Looking a little bemused, I said to myself, “sure strange man, I’ll follow you to your car.” A few smirks from the other waiting drivers, but that was all. I was the last person the minivan had been waiting for, and I felt I had to apologise to at least someone on board. Most of them were part of the same group and swapped different sizes of notes whilst babbling in Filipino. The two Russians next to me talked very little.

Lack of conversation meant my attention wandered outside the van to the countryside. Going from the glittering metropolis of HK to here has been quite refreshing. No traffic, few other cars. In fact, even things that weren’t scooters were still scooters, albeit with the skeletal frame of a tuk-tuk over the top. Families filled out every surface left so that often there were at least 4 members crowded onto one scooter, young children with parents. The roads were wide enough that we could comfortably pass all of them, and also mostly empty. The land was a mixture of sharp changes in elevation and long slopes. It felt like there were no flat stretches. Ramshackle houses were squeezed onto the banks of the road, often ignoring any sense of symmetry or architectural consistency. They were mixed-media bungalows. Corrugated iron must have been on sale at some years ago as it's on every single roof. The road weaved its way through the small valleys, and there were bits of string set up as a makeshift fence to stop cars parking down the sides. A pretty drive down into town.

The town of Coron looked small. Of course, anywhere is small compared to London or HK, so I’ll say it feels comparable in size to a fishing town. With small hostels and a police station next to a basketball court. The hostel, once I arrived, had no power, so I couldn’t let my friends know that I’d arrived. Instead, I asked about where I could find some toiletries and was pointed back down the leafy side-street I’d come from. Although Coron is not very large, the street I’m staying on feels out of the way relatively speaking. ‘Walking into town’ takes about 10 minutes, and it was back that way I needed to go.

People talking at a shop in Coron.

The shop was like one you would find at a college – a range of necessities and a whole lot of snacks. A small weaved bowl held wrinkly peppers. A second had tiny bananas. The roof sloped too low for me to easily fit under without ducking. Even then I had to lean down further to look past the sale items and at the lady on the other side. I asked or toothpaste, deodorant, and shower gel/soap.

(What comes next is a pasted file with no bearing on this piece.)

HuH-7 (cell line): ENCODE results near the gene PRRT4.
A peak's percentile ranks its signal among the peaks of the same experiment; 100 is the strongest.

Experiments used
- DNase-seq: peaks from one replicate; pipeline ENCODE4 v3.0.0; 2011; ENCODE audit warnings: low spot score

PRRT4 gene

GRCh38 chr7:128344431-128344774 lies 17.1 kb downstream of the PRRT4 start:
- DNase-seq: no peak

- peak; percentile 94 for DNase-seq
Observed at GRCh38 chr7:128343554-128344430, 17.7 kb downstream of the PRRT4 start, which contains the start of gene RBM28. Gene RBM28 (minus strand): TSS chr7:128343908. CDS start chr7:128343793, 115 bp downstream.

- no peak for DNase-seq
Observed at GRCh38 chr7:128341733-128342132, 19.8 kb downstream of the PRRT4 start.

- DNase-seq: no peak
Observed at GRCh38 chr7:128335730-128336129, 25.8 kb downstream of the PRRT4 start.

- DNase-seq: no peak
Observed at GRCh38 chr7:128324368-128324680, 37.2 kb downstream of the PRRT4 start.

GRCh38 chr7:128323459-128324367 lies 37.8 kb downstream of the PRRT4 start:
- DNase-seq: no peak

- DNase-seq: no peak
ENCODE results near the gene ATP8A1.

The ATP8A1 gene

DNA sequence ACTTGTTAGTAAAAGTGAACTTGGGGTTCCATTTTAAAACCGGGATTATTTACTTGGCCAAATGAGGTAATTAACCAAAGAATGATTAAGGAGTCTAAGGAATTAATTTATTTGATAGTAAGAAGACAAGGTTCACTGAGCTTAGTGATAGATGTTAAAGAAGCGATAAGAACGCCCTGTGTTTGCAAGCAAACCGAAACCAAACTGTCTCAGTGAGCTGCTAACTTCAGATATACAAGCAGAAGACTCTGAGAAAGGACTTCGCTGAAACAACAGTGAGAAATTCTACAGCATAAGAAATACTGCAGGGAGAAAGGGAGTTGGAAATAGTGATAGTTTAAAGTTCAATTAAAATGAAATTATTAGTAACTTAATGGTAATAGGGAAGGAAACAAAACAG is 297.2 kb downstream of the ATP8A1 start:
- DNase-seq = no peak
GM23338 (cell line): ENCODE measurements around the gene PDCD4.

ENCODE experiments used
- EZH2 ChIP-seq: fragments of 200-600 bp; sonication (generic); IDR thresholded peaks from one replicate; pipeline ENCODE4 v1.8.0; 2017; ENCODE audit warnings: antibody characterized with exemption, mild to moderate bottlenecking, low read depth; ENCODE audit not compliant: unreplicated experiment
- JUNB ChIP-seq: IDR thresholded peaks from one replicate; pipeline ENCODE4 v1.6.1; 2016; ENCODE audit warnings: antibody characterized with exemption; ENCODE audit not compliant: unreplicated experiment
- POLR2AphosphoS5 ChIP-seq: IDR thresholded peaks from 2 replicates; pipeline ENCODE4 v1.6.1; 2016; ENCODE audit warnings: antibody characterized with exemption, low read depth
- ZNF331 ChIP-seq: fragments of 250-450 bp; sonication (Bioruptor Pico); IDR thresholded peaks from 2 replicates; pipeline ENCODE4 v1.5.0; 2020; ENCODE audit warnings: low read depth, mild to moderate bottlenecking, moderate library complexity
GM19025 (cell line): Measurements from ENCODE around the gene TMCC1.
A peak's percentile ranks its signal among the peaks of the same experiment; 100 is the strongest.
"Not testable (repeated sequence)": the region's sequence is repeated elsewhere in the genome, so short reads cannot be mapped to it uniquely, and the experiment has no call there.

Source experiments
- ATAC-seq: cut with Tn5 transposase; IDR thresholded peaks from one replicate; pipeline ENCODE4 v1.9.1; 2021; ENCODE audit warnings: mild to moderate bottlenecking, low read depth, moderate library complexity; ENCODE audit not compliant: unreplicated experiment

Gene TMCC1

The lady had sachets of toothpaste (which I bought) and deodorant (which I did not), but no soap. I returned with what I had, and since I already knew where Nicole was staying, I thought I’d head back out into town anyway. As I was dying from lack of food, I figured I’d nestle down at a coffee shop somewhere nearby, which I did.

Motorbikes and scooters are the main method of transport as I said. But plenty of people still walked, as did stray dogs, of which there were many. It all comes across like mutually understood chaos, lowkey as it was in the late afternoon.


Meeting Nicole again was lovely. It always feels fantastic when you can talk to someone like no time passed at all, no matter how long you’ve been apart. We hadn’t seen each other in person for 6 years, since I was first in Hong Kong on holiday. I’ve done pretty well out of that 4 month trip in 2017. Lots of life-long friends. She’s continued to journal, but now it’s more of a diving scrapbook. And it’s beautiful! It has little pictures of people she’s dived with alongside fun notes from the time and place she was at and includes beautiful paintings and highlighted animals. It made me very jealous of her creativity and now I wish I was able to doodle things I’s seen on my trips to any sort of recognisable level. Mika later arrived, who I used to work with alongside Nicole. Was nice to finally meet her in person after so many years. Then a dog outside started retching, which was nice.

The town was poorly lit in the evening, so the walk back to the hostel required me to use my torch light. It didn’t stop people gathering outside their houses to eat and pay music. A few girls were sitting in the open window of a car and swinging the door in and out. Other children squatted next to the road and picked at the dust. But neither the children or adults seemed to be in a bad mood. So ended the first night.